Brazilian Government Raises the Stakes in Terrorism Fear-mongering
PORTO ALEGRE — Let’s be clear: Brazil is in no threat of being attacked by Islamic terrorists. However, the mainstream media and the government have been orchestrating a country-wide campaign to legitimize what they say is proof that ISIS is preparing to attack the country during the Olympic games.
Agents of the counterterrorism division of the Brazilian police arrested a group of ten Brazilian suspects who allegedly belong to the Islamic State and who authorities assume, intended to carry out an attack in Rio.
After spying on messages exchanged by young people in social networks, especially Facebook and Twitter, authorities warned that they received instructions from accounts that claimed to have connection with ISIS and they were looking for weapons.
The operation has been developed in the states of Sao Paulo and Parana and, among those arrested, police found at least one minor.
Justice Minister of the interim government, Alexandre Moraes, reported that the youth had recently been radicalized, and desired to travel overseas to fight in the ranks of ISIS, but later changed their priority to stay in Brazil to plan attacks here.
“They said that Brazil was not part of the enemy coalition of the Islamic State, that their struggle was abroad, but as the Olympics approached, when the country was preparing to receive foreign visitors, Brazil became the target of their attacks,” said the minister at a press conference.
Moraes described how the group began receiving military training online and how one of them was in the process of buying an AK-47 in a clandestine web hosted in Paraguay.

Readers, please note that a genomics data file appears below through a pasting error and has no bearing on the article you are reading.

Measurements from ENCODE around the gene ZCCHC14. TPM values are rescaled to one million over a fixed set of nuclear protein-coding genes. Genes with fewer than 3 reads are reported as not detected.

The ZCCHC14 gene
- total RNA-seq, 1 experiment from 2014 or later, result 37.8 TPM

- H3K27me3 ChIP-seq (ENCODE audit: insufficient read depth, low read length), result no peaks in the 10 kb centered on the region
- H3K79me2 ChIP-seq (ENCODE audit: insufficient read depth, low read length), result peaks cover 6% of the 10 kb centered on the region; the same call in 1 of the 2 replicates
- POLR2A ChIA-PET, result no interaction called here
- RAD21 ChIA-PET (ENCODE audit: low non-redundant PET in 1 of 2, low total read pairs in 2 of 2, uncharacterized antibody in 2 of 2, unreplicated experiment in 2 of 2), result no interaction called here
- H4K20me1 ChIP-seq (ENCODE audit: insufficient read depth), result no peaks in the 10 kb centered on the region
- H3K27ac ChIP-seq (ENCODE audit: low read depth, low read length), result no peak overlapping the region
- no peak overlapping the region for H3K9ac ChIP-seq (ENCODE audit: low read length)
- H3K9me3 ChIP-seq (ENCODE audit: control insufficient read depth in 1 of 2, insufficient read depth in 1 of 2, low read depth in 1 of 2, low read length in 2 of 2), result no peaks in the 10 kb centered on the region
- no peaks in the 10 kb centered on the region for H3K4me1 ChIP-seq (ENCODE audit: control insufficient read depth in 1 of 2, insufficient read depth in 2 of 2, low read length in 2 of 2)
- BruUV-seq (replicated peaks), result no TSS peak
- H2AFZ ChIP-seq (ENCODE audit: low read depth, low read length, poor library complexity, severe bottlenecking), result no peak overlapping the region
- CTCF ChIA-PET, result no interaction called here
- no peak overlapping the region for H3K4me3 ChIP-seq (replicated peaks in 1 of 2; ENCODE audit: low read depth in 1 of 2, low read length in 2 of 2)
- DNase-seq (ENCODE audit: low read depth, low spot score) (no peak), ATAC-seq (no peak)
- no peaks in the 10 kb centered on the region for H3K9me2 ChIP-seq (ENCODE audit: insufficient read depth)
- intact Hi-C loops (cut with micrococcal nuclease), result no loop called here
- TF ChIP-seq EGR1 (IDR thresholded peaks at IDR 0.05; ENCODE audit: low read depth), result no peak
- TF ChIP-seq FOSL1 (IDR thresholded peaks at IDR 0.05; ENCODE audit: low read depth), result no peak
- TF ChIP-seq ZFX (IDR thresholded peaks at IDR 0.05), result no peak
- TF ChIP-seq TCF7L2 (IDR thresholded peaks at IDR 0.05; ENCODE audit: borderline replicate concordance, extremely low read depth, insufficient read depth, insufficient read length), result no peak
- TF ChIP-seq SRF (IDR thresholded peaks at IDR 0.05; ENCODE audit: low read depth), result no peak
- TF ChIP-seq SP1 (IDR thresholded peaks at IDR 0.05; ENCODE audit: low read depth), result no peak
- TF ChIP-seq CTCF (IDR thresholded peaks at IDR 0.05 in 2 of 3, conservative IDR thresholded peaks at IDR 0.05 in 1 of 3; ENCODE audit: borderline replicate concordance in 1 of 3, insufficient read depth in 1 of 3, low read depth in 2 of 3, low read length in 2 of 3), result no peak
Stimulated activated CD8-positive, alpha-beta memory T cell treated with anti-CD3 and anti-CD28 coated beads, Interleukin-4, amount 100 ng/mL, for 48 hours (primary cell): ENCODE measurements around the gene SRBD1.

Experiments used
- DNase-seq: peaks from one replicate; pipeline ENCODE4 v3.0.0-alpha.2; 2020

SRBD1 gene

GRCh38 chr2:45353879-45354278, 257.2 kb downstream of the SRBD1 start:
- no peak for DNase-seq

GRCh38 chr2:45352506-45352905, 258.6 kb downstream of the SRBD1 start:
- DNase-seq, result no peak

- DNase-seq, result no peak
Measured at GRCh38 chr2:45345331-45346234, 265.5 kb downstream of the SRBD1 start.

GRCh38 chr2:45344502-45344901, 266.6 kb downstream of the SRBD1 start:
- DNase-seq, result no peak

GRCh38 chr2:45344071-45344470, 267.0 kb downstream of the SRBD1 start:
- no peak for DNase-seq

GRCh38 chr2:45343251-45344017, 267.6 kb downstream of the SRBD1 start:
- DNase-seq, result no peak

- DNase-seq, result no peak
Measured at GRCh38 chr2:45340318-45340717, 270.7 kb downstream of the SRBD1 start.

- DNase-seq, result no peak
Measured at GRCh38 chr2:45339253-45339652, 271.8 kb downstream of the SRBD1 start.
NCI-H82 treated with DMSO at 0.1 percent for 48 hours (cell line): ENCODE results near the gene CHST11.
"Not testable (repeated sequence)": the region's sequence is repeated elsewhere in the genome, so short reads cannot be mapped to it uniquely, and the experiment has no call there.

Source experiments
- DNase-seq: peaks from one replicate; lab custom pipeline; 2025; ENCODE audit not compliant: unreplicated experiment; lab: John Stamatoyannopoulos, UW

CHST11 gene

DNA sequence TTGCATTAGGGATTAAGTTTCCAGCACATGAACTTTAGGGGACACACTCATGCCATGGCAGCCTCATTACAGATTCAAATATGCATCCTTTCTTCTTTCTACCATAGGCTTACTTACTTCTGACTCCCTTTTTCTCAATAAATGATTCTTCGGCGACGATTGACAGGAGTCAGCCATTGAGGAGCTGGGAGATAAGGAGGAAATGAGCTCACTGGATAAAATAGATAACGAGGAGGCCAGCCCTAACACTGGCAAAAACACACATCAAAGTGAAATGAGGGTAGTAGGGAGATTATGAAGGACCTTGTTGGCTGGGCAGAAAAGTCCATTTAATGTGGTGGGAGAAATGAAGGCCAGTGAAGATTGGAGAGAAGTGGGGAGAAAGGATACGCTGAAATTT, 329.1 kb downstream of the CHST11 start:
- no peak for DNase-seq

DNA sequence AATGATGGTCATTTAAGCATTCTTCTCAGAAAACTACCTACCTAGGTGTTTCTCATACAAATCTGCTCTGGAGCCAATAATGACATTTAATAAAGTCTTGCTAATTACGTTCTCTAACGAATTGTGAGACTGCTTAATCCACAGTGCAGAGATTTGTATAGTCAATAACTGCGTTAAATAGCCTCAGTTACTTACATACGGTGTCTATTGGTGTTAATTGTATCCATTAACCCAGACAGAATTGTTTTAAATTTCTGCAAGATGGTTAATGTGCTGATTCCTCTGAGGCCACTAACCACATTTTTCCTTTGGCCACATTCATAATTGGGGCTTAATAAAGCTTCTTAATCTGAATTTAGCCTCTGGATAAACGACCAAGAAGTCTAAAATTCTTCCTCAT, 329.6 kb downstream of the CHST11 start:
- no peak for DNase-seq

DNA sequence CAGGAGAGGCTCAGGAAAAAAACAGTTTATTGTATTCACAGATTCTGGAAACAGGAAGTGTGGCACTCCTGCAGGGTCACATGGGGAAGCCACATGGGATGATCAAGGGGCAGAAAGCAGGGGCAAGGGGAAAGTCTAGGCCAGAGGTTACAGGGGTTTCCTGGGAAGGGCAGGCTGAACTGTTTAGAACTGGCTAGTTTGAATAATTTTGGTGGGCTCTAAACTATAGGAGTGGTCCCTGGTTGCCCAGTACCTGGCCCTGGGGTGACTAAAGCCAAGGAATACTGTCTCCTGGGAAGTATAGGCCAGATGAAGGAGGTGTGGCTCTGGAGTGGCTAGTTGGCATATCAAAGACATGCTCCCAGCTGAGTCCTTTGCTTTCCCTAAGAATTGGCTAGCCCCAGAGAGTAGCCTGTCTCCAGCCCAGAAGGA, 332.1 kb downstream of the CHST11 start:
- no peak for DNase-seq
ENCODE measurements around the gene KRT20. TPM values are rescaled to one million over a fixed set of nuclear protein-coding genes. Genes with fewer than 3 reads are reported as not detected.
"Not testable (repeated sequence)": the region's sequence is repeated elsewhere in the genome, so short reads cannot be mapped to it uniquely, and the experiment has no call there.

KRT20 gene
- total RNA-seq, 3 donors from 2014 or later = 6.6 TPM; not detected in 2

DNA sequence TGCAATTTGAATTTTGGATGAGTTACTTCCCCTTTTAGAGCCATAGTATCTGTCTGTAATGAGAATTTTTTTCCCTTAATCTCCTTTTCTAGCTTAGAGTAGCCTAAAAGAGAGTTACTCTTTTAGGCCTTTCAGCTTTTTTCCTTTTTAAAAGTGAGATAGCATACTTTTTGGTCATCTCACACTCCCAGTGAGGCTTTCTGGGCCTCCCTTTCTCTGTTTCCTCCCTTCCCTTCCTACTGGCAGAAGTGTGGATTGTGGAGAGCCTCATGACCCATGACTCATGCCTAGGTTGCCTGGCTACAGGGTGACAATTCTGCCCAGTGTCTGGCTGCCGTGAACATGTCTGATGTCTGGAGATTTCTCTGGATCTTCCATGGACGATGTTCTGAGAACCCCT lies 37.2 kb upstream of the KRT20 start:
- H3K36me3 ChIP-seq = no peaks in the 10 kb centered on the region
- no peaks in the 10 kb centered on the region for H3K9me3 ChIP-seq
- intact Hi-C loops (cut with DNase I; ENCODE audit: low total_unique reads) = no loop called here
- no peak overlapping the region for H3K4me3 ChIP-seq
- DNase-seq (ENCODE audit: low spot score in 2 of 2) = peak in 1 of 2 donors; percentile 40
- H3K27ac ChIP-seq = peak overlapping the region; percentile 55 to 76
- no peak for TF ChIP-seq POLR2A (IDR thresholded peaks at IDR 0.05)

The youngsters apparently fit the profile that the police considered to be part of the greatest risk: Brazilian newly converted to Islam, frustrated by the pacifist tone of the country’s mosques, seeking radical propaganda on the Internet. Their computers and mobile phones have been confiscated.
The government has ruled that the group has more cells around the country and has assured the public that it was investigating them for some time. This was the first action of its kind in Brazil since the country adopted its anti-terrorism law February.
The Rio Games, the first in South America, will be held between 5 and 21 August, and security has been one of the main topics of discussion in recent months.
Earlier this week, a website known as SITE, which analyzes the information circulating on jihadists on the Internet, reported that a group called Ansar al Jilafá, original from Brazil, had proclaimed their loyalty to ISIS, which is apparently run by Abu Bakr al Baghdadi.
As of right now, no one in government has been able to show proof of imminent danger regarding potential serious terrorist attacks in Brazil, or, to be more specifically in Rio.
Rumors that a handful of kids with AK-47s represent a threat to the country is nothing else than an attempt to justify the rapidly growing police state that has taken root in Brazil.